Zaya was already skeptical of most mainstream news outlets and their coverage of the CHOP. “There also isn’t that much media coverage on … the good parts of it. All the [mainstream news] covers is when the police go off. They don’t cover what leads up to that.” She had seen Facebook posts from friends and family that condemned the protest, but Zaya was wary of accepting those statements at face value. Her hour-long visit on June 21 convinced her that these accusations were unwarranted.
Not Just a Walk in the Park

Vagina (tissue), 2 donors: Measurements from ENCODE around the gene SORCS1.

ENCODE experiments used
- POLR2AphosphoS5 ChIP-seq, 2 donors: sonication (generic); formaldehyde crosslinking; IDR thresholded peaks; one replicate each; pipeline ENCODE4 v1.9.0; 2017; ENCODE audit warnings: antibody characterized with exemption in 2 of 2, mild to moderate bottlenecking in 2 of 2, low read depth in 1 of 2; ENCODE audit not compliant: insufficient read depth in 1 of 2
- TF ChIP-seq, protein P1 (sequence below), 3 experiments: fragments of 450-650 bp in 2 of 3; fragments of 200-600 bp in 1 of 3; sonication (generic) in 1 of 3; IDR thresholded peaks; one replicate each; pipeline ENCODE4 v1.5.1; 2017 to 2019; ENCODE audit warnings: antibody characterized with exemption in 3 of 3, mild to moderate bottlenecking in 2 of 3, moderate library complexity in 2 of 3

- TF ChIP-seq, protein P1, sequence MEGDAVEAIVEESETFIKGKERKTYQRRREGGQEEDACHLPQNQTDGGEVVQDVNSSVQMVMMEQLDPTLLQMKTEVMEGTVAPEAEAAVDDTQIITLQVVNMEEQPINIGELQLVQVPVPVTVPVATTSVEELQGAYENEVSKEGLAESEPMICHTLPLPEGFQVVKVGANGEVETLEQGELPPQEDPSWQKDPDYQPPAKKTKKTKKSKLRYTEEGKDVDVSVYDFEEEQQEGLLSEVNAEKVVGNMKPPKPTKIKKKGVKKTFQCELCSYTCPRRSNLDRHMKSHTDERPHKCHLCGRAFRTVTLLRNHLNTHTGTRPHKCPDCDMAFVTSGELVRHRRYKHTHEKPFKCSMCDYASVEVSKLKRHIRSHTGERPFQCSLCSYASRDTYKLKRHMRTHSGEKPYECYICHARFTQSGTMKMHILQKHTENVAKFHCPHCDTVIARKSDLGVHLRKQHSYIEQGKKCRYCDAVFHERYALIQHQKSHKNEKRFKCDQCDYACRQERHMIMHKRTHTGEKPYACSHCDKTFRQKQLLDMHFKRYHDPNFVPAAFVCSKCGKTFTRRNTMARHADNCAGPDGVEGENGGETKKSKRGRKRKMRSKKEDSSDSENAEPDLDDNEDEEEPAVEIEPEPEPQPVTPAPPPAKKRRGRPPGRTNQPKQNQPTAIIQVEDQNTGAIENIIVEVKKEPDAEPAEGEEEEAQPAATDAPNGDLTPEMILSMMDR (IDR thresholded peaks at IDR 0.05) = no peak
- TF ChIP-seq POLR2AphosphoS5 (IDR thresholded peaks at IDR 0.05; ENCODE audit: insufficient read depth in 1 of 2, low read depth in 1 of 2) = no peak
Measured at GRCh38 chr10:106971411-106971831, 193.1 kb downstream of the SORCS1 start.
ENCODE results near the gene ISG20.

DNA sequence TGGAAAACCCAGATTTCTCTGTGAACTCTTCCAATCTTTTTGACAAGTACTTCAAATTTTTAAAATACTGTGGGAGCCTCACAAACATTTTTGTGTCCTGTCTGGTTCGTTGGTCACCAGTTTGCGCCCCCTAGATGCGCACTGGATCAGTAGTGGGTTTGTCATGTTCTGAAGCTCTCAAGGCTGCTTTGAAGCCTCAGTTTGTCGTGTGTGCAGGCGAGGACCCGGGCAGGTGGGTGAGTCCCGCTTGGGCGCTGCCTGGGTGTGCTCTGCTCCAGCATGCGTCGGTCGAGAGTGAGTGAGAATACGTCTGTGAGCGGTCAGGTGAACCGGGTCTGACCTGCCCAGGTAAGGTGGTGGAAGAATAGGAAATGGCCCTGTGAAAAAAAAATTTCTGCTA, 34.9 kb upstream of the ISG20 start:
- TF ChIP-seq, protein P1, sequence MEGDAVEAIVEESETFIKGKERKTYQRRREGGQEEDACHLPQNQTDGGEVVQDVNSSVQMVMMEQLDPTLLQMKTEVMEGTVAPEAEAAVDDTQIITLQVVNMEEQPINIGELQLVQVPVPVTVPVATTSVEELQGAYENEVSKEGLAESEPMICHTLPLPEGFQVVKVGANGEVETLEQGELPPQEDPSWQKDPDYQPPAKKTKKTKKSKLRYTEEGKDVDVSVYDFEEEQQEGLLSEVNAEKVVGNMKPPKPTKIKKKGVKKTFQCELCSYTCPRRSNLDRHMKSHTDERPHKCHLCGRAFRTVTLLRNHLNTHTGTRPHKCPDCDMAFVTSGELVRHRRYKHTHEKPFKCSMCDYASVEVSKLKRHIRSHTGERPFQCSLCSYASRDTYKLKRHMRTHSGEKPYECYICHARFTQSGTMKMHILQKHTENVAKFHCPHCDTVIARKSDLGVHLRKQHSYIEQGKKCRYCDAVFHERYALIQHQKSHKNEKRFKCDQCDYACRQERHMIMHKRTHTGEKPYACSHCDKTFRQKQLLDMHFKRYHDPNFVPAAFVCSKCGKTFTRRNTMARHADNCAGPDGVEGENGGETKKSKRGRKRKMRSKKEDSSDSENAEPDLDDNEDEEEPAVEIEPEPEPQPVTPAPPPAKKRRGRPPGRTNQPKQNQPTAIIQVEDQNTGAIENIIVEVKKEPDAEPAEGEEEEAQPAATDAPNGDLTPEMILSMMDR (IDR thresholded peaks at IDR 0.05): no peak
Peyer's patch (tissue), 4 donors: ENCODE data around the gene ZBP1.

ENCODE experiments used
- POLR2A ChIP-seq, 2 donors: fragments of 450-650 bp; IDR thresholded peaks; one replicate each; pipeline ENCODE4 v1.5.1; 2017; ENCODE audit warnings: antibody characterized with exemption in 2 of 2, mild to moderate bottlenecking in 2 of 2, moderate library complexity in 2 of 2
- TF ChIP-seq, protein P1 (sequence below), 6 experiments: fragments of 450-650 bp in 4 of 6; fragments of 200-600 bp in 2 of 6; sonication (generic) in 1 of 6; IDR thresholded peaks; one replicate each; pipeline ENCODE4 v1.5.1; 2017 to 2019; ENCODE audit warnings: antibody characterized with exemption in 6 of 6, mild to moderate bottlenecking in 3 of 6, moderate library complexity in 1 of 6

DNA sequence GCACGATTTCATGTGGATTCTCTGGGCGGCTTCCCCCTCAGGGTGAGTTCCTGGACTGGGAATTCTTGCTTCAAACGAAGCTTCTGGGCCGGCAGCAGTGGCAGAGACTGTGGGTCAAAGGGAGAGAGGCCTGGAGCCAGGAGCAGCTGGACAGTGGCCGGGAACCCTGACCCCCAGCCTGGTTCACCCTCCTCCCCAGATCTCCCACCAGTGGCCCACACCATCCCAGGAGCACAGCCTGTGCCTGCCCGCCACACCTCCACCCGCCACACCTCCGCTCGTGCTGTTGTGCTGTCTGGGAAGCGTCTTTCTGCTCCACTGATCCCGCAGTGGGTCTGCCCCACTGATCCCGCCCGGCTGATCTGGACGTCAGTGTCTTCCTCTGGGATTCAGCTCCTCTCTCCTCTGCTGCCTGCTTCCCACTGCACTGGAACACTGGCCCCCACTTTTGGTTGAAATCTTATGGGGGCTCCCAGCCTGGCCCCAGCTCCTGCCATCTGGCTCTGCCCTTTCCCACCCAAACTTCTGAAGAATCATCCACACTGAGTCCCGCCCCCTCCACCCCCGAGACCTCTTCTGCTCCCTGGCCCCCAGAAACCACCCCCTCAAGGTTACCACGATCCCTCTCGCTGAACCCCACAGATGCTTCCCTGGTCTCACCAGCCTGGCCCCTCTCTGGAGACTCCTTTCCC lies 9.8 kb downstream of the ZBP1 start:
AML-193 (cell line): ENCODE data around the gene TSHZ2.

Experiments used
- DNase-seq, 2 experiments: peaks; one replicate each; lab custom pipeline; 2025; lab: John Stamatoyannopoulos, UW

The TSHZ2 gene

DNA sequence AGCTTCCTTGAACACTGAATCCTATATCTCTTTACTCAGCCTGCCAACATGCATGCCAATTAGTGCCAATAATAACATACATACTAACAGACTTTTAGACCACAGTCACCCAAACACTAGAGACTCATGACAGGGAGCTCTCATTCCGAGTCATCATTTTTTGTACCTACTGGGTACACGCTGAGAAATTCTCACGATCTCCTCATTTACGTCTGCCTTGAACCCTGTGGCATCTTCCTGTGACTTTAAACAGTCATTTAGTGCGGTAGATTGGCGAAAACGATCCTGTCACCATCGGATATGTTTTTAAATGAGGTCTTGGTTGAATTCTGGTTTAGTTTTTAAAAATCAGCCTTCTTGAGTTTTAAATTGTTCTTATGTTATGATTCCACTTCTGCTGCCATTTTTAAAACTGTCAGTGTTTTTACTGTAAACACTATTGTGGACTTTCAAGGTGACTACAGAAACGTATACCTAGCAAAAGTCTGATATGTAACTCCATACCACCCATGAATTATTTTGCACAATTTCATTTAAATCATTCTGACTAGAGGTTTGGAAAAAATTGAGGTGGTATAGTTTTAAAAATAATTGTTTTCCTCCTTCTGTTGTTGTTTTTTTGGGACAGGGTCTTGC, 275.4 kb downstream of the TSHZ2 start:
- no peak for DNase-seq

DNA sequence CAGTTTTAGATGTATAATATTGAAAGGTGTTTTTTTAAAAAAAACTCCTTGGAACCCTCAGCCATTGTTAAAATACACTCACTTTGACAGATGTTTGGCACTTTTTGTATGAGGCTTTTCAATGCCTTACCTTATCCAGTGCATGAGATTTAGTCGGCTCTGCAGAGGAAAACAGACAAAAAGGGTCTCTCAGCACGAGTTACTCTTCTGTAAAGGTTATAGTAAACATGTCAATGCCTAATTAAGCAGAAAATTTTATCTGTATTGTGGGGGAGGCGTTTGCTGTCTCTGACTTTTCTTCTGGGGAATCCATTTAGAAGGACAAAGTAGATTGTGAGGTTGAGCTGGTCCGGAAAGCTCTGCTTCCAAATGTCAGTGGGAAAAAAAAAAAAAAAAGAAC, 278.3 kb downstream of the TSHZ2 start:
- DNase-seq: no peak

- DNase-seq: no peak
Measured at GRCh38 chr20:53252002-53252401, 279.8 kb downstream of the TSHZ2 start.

Heading south past the tents in Cal Anderson Park, Zaya was surprised to discover that there was more to the CHOP than just an encampment: the nearby Bobby Morris Field had been occupied as well, serving as a multi-purpose space for protestors. “There were people doing organized yoga … there were people teaching each other how to defend themselves in a fight, there were people just playing music. Just people running around playing games. There were tents lining the edges of the field but nothing in the middle.” Zaya also recalled a distinct image of Black women practicing yoga on the Bobby Morris Field, surrounded by a chain of protestors who formed to protect them from any outside interference.